Academic institutions all over the world try to inculcate ethical values among students ‘Graduate Honour System’ or ‘Graduate Honour Code’ etc. so that they are taught how to give credit, to ideas, where they are due translations, part of a report, drawings, designs and photographs, maps, graphs, illustrations, tables, primary data, derived equations, computer programs, verbal communications of information and ideas, and other sources may also constitute plagiarism, unless the source is acknowledged and properly documented’ [9, 10].



How to detect Plagiarism?


1. Search engine of internet: easy method, not a full proof method. Eg. Google search

2. Sudden change in grammer/language/british-american English/ especially when the     

    differences take place in paragraph to paragraph.

3. Change in font style/ font size etc. may have a ‘gost writter’ background.

4. Search at least on a random basis about the paragraph reference mentioned by the authors.

5. Electronic detection tools which even gives the % of plagiarism. eg. Tumitin UK, iThenticateThe GlatePlagiarism screening program, Wcopyfind, EdiTie.com etc.


Note: Plagiarism software can detect only word- word plagiarism. While, detection of ‘word to word’ plagiarism is somewhat straightforward, detection of data manipulation, change in references, adoption of ideas of others, etc. are sometimes difficult to spot [9, 10].


Plagiarism and Legal aspects


   Is plagiarism a crime? In some situations, it is how ever there is nothing much that can be done about it. As far as any criminal consequences in the civilian side of the law there are none unless the plagiarized work is used to make a profit otherwise the only thing that can be done about it is that it be taken to a civil court and at worst sue for damages or copyright infringement [9].

Punishment for plagiarizing depends on the depth of ‘cost’ or ‘hurt’ that is inflicted to the author. Trade- mark violation or passing-off fraudulent art pieces as originals attracts the severest punishments.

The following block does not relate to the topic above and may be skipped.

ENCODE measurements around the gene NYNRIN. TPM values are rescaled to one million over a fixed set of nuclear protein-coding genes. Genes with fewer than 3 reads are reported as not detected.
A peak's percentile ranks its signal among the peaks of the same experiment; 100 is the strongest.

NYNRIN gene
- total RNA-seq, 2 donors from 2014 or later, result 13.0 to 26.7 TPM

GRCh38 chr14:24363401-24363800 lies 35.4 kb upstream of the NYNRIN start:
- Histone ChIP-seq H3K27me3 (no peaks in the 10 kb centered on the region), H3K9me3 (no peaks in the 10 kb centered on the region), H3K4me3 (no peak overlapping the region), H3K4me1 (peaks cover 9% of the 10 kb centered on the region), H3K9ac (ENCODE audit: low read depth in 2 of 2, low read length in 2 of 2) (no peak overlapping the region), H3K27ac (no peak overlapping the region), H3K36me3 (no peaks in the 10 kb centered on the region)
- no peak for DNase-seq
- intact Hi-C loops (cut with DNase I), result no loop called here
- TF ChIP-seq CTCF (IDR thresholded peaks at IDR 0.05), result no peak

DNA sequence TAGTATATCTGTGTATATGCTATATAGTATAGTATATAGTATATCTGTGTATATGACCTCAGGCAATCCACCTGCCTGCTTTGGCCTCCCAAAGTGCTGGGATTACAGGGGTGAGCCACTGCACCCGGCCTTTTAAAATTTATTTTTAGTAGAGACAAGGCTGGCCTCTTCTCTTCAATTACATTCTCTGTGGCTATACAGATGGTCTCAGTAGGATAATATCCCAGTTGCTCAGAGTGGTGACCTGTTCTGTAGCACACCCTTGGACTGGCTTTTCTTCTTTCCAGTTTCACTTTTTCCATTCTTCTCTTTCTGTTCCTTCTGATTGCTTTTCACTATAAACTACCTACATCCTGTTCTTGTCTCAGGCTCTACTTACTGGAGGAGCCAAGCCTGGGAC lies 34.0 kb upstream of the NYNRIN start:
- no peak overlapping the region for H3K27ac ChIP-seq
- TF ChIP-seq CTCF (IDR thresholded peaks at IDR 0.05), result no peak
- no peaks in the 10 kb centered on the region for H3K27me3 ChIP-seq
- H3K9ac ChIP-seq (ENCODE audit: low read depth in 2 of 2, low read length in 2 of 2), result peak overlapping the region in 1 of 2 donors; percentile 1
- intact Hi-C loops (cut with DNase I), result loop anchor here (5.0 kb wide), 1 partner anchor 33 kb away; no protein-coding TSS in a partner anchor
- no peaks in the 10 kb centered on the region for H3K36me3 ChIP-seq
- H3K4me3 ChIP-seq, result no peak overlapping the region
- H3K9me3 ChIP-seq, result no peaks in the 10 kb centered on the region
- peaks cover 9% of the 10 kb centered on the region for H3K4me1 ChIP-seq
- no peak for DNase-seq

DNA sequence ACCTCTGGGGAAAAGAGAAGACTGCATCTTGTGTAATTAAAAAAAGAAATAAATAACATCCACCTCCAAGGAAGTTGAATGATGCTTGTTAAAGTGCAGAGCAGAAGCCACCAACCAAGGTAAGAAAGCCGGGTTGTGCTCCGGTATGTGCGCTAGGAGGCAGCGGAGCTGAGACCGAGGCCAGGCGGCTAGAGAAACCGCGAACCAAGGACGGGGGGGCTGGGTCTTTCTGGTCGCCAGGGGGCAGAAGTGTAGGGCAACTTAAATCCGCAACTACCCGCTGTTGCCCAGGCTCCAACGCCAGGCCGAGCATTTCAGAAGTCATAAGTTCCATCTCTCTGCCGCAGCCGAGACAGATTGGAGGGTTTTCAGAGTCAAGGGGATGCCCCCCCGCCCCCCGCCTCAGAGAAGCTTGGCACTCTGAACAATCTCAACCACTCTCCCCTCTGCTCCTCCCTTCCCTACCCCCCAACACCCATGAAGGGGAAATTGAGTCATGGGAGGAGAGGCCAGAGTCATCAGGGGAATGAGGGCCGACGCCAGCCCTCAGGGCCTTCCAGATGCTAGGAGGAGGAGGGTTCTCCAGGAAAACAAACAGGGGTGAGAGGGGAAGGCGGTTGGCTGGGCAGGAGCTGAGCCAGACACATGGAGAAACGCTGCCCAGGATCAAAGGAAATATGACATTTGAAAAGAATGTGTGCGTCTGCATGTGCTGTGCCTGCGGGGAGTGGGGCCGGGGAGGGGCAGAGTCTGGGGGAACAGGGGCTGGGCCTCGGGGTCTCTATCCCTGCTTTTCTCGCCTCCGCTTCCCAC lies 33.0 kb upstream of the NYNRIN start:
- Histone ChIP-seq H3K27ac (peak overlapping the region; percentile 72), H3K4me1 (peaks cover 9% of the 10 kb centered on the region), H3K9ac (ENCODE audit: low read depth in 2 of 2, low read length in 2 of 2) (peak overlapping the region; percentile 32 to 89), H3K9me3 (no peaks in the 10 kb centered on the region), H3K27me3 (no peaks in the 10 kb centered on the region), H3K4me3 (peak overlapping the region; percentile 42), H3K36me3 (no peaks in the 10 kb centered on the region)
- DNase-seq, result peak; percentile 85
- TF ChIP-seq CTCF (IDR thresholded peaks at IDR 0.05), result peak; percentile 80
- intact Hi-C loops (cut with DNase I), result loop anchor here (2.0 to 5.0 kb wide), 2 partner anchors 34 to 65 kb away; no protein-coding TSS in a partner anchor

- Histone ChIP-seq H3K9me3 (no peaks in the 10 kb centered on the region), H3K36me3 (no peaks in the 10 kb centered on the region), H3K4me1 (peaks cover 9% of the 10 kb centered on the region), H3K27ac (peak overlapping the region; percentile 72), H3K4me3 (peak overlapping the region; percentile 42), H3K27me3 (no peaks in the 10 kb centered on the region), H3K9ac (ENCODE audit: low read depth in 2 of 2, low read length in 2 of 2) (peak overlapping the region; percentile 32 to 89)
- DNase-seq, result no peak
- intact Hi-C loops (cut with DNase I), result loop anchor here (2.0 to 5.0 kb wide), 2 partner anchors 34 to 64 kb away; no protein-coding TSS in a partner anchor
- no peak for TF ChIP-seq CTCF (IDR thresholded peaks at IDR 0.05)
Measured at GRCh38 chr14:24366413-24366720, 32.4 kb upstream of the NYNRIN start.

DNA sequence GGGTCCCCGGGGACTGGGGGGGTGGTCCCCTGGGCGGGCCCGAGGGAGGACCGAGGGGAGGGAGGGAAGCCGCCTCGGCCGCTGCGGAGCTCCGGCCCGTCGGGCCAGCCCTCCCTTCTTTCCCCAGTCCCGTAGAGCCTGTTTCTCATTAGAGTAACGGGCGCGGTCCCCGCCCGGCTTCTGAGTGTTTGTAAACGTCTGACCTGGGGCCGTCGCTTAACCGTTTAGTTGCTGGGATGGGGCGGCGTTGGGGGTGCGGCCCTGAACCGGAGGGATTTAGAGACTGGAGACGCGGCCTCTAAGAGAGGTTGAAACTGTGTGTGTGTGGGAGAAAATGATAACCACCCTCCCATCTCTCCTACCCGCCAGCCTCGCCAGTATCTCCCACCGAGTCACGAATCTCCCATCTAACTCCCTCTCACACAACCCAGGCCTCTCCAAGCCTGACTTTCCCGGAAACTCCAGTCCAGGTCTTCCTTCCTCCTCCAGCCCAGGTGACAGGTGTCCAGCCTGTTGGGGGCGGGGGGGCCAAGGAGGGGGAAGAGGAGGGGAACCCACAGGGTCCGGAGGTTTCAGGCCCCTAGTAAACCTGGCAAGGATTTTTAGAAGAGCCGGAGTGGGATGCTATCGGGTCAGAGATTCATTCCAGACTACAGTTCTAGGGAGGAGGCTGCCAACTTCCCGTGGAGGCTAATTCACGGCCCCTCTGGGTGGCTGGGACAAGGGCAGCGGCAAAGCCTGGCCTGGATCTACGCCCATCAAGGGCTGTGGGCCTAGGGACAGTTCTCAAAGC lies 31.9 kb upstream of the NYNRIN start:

On the other hand plagiarizing, implicit or explicit, in writing or editing a textbook is well tolerated, because the reader is aware that the material ‘packaged’ is not really the original thoughts of the author; secondly, a textbook interspersed with too many quotations and cross references is bound to distract the reader/student. In the case of scientific research publications, a golden mean is the best approach to writing. While data manipulation is considered a ‘fraud’, false representation is condemnable [10].




  One should be away as well as to be protected from plagiarism. By patenting ones publication not only gains credibility in the legal aspects but also safeguards by giving a caution to the readers. The importance of plagiarism should be emphasized at the postgraduate level or anyone who intended to publish scientific/ nonscientific materials.




 The corresponding author records his deep sense of gratitude to Adv. Sri. K. Padmanabhan, High court of Ernakulum for his treasured information.



Prevention of plagiarism


1.      Provide proper references which should be specific.

2.      While paraphrasing make sure you are rearranging/ replacing few words.

3.      Check for the original text (back references) while coding references.

4.      Provide reference even to a diagrams/ graphs/ photographs/maps etc.

5.      Check with a search engine for mimicking ideas/ paragraphs etc.

6.      University of Wollongong, The Indiana University websites give guidance to prevent plagiarism.





1.  Thomas Mallon, Stolen words: Forays into the origins and ravages of Plagiarism, Ticknor and Fields Publications, South Tryon, 1989.

2.   Guardian news reports, November 24 1986, March 10 1997, July 11 1997, November 22 2005.

3.    http://librarykvpattom.files.wordpress.com/2008/04/shakespeare.jpg, as on 24/12/2010.

4.    http://wilsonsalmanac.blogspot.com/uploaded_images/jonson_ben_by_blyenberch-766740.jpgas on 24/12/2010.

5.   www.wikipedia.org., as on 20/ 11/ 2010.

6.    www.plagiarism.org., as on 20/ 11/ 2010.

7.   http://blisted.breakthrough.tv/wp-content/uploads/2009/10/oscar-wilde.jpgas on 24/ 12/ 2010.

8.     http://www.likeadesertprophet.com/wp-content/uploads/2009/09/ts-eliot.jpg, as on 24/ 12/ 2010.

9.     K.R. Rao, Plagiarism a scourge, current Science, 94 (5), 581-586, 2008.

10.  The Johns Hopkins Guide to Literary Theory and Criticism; The Columbia Encyclopaedia,   6th edn, 2001.